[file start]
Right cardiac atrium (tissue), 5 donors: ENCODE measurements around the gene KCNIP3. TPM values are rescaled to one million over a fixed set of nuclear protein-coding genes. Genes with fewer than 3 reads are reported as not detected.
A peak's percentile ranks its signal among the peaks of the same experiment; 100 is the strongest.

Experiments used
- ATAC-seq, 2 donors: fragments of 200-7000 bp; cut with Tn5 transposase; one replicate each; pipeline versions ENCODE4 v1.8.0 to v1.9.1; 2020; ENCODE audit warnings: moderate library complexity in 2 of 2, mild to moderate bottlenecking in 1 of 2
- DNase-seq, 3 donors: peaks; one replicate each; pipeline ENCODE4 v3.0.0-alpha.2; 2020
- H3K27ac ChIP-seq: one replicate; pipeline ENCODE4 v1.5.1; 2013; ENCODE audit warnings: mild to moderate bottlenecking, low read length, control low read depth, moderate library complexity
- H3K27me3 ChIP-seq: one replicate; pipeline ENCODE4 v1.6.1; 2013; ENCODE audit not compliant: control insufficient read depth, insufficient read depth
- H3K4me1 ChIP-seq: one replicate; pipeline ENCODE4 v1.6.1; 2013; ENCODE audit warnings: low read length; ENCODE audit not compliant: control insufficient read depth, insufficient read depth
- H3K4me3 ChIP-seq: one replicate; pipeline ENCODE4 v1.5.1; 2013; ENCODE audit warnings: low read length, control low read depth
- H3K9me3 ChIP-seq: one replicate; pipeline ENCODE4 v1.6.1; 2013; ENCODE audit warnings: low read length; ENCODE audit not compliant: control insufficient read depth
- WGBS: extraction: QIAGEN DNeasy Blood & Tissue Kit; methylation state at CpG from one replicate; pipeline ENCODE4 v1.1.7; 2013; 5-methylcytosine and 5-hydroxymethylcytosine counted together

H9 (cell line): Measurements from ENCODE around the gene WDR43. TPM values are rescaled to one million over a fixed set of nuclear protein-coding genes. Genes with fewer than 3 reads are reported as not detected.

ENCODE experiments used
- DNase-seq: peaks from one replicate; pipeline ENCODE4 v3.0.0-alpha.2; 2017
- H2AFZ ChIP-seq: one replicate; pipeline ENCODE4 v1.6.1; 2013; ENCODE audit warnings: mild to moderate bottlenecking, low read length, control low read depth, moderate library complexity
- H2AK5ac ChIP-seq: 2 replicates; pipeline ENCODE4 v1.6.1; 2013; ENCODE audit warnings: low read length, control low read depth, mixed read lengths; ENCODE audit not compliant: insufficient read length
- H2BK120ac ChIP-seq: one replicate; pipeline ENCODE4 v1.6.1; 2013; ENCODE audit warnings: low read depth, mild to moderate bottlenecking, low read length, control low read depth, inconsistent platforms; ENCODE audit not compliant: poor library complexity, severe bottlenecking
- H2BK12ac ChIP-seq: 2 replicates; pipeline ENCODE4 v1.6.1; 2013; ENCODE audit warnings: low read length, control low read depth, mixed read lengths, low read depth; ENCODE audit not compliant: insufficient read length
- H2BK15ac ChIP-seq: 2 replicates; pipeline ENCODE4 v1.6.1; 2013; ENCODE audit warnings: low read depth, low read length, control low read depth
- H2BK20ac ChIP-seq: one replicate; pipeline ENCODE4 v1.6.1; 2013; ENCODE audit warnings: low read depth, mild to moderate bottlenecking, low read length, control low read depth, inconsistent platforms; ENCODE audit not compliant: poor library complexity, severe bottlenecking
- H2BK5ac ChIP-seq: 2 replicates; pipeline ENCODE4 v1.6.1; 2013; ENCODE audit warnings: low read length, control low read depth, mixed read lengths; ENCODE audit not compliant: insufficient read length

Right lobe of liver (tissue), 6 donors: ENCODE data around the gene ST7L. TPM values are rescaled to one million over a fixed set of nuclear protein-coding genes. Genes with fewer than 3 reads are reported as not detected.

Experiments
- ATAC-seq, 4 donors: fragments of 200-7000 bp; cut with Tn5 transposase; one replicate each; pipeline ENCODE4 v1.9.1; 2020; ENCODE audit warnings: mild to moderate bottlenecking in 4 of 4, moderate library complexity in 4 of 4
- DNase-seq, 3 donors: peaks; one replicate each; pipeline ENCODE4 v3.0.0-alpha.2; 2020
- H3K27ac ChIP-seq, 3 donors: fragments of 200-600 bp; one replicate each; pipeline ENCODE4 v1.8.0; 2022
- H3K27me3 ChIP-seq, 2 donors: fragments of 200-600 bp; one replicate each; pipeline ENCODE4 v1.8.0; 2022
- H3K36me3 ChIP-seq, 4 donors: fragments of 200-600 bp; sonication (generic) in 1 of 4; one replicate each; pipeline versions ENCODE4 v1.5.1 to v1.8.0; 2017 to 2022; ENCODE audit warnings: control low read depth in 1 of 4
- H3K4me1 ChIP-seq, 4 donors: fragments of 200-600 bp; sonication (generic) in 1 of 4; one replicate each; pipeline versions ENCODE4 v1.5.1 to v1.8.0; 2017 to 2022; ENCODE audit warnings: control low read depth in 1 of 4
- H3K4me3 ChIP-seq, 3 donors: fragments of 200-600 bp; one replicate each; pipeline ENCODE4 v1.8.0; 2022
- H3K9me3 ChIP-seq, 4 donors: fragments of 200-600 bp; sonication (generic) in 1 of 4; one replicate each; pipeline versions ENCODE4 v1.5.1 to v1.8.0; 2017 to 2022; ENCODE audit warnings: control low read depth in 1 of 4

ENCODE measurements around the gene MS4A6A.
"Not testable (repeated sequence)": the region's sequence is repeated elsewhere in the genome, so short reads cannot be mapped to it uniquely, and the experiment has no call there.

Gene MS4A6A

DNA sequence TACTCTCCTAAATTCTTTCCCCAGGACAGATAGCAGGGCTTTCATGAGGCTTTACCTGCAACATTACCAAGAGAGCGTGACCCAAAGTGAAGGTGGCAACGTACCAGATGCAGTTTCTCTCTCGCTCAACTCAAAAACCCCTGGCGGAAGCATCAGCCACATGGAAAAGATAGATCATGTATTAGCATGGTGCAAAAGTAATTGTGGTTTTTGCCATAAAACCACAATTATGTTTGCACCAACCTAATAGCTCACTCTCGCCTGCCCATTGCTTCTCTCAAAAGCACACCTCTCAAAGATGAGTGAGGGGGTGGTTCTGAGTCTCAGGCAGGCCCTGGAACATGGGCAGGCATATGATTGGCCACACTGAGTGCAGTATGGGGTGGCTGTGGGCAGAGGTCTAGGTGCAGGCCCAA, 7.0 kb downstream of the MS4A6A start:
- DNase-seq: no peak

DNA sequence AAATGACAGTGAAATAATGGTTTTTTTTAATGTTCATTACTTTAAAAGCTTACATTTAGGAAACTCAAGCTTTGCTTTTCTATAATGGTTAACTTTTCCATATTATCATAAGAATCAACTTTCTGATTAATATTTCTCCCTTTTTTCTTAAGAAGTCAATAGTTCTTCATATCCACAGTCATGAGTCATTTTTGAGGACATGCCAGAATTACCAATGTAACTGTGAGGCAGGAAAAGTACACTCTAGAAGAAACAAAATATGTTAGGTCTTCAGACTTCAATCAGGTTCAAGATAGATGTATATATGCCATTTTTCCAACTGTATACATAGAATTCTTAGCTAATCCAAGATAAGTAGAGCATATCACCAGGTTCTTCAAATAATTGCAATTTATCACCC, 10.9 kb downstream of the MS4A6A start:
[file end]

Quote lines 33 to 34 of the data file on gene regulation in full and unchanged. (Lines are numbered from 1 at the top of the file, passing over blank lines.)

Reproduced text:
"Not testable (repeated sequence)": the region's sequence is repeated elsewhere in the genome, so short reads cannot be mapped to it uniquely, and the experiment has no call there.

Gene MS4A6A